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NCA&T Mobile Computing Faculty Development Workshop 2015

July 30, 2015 1 comment

Last week I attended a faculty development workshop on mobile computing at North Carolina A&T State University (NCA&T). ncatgroup2015The workshop was funded by the NSF HBCU-UP program as part of a 3-year grant (with one year remaining).  A goal of the grant is to assemble modules and materials that could be adopted or adapted for use in undergraduate courses. The modules, which were core to the workshop, are described at http://williams.comp.ncat.edu/mobile/. Attendees came from universities, 4-year and 2-year colleges, community colleges, and one K-12 specialist!

I was struck by the breadth of ways in which mobile computing is taught: freshman-level courses, multi-course tracks, upper-level courses, module-based topic-centered modules.  I was invited because I’ve taught a junior-level mobile design class for a number of years.  I talked with one of the organizers at SIGCSE earlier this year, and he encouraged me to apply.  Some of the modules were spot-on, really hitting on topics that I should have been including in my course all along–particularly those related to security and performance. Some were topics that I already covered (maps, sensors) and others were better suited for more introductory courses. But overall it was worthwhile to hear about the modules.

Even more valuable than the modules were the discussions.  There was a great interactive session in which we brainstormed implications of the differences in mobile (sensors, multiple cameras, multiple changing networks, touchscreens, security at download) vs desktop (virtual memory, peripherals, multi-user support, runtime security) and how that impacts teaching.  The introductory session, the breaks, and the reception gave opportunities to talk with other attendees about their teaching approaches.  And the workshop wrap-up session gave the subset of us who could stick around a chance to brainstorm ideas for how to organize the modules and materials, explore ways that an EDURange-style approach could be used for dissemination, and possibilities for a SIGCSE paper that details successful teaching modules.  With the grant continuing, I look forward to taking part in follow-up efforts.0721151331b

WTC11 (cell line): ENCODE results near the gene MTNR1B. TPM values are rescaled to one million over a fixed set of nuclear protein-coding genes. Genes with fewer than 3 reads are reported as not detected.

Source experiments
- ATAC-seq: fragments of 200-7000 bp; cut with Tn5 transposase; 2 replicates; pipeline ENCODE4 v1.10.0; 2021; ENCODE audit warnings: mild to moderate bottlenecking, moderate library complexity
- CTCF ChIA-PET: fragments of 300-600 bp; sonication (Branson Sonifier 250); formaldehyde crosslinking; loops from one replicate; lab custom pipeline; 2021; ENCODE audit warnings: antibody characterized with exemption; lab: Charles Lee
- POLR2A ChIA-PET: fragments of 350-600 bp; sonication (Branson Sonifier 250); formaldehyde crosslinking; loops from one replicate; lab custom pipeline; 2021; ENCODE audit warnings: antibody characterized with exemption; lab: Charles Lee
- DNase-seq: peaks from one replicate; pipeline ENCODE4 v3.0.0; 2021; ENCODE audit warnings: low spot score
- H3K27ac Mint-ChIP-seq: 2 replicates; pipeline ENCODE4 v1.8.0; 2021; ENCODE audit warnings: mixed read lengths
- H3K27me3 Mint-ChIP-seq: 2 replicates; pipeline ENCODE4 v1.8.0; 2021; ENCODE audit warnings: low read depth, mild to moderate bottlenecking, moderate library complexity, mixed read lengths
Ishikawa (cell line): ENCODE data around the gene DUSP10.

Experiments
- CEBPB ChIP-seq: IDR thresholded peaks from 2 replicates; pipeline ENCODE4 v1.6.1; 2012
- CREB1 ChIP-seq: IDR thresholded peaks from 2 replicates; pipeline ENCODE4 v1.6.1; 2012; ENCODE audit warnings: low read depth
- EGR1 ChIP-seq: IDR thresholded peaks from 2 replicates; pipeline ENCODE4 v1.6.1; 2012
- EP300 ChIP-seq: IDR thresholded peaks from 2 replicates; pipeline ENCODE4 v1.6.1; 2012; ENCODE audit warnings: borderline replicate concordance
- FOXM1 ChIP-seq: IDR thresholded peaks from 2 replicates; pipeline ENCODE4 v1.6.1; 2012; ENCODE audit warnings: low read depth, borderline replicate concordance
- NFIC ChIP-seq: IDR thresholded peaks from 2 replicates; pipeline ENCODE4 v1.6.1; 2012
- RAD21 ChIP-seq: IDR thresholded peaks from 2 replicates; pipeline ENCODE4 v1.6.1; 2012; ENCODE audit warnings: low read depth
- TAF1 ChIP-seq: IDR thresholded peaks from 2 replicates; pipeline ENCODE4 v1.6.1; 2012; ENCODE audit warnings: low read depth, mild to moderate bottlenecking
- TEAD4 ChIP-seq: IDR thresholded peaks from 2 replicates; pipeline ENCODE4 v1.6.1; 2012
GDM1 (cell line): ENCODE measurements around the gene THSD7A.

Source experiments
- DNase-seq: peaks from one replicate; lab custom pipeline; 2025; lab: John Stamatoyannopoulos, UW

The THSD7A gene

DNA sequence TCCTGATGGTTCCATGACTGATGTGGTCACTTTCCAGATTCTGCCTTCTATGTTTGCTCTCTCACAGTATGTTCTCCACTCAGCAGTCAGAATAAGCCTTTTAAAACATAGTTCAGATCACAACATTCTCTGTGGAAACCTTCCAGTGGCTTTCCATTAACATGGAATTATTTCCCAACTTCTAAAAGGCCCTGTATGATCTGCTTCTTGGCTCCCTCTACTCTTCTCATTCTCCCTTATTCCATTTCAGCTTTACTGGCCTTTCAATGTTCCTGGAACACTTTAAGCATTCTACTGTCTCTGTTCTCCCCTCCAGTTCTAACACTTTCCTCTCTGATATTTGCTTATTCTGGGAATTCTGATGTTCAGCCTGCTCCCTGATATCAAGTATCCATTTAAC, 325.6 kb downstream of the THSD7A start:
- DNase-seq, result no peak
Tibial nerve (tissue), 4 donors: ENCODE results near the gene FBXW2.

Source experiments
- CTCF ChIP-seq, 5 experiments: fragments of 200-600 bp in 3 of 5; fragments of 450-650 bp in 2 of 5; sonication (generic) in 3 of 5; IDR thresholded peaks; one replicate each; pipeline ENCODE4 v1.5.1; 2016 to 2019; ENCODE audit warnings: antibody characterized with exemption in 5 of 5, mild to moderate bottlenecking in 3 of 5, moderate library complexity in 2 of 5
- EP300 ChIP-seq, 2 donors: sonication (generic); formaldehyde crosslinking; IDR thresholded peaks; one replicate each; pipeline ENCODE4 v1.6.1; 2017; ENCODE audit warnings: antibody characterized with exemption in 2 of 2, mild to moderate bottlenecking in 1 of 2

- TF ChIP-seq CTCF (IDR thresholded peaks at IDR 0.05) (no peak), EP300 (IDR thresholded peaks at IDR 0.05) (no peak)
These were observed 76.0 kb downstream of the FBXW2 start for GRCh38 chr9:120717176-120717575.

The NCA&T campus is lovely, tucked in near downtown Greensboro right across from (the even more beautiful?) women’s college Bennett College.  (Alas, as with many places they choose the summer when students area away to do their campus improvements, so some key landmarks were being repaired.) NCA&T is a historically-black university with strength in computing security and information assurance. I’d been to NCA&T before as part of another grant, and I grew up in Greensboro so I’m certainly familiar with the school and area, but it was great to go back and visit again.